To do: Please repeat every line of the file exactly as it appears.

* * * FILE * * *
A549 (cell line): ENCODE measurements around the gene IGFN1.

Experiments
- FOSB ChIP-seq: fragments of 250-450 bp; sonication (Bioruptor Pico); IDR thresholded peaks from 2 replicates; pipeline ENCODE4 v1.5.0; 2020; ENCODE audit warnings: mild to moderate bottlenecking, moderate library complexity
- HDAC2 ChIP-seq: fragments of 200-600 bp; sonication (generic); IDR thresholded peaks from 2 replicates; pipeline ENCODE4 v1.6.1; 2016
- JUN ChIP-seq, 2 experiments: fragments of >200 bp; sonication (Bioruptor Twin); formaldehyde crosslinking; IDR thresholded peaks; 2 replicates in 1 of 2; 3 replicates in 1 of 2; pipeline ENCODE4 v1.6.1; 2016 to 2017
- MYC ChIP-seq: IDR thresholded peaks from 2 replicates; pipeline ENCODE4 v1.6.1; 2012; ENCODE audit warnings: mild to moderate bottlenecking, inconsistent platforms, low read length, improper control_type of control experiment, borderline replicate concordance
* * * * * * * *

A549 (cell line): ENCODE measurements around the gene IGFN1.

Experiments
- FOSB ChIP-seq: fragments of 250-450 bp; sonication (Bioruptor Pico); IDR thresholded peaks from 2 replicates; pipeline ENCODE4 v1.5.0; 2020; ENCODE audit warnings: mild to moderate bottlenecking, moderate library complexity
- HDAC2 ChIP-seq: fragments of 200-600 bp; sonication (generic); IDR thresholded peaks from 2 replicates; pipeline ENCODE4 v1.6.1; 2016
- JUN ChIP-seq, 2 experiments: fragments of >200 bp; sonication (Bioruptor Twin); formaldehyde crosslinking; IDR thresholded peaks; 2 replicates in 1 of 2; 3 replicates in 1 of 2; pipeline ENCODE4 v1.6.1; 2016 to 2017
- MYC ChIP-seq: IDR thresholded peaks from 2 replicates; pipeline ENCODE4 v1.6.1; 2012; ENCODE audit warnings: mild to moderate bottlenecking, inconsistent platforms, low read length, improper control_type of control experiment, borderline replicate concordance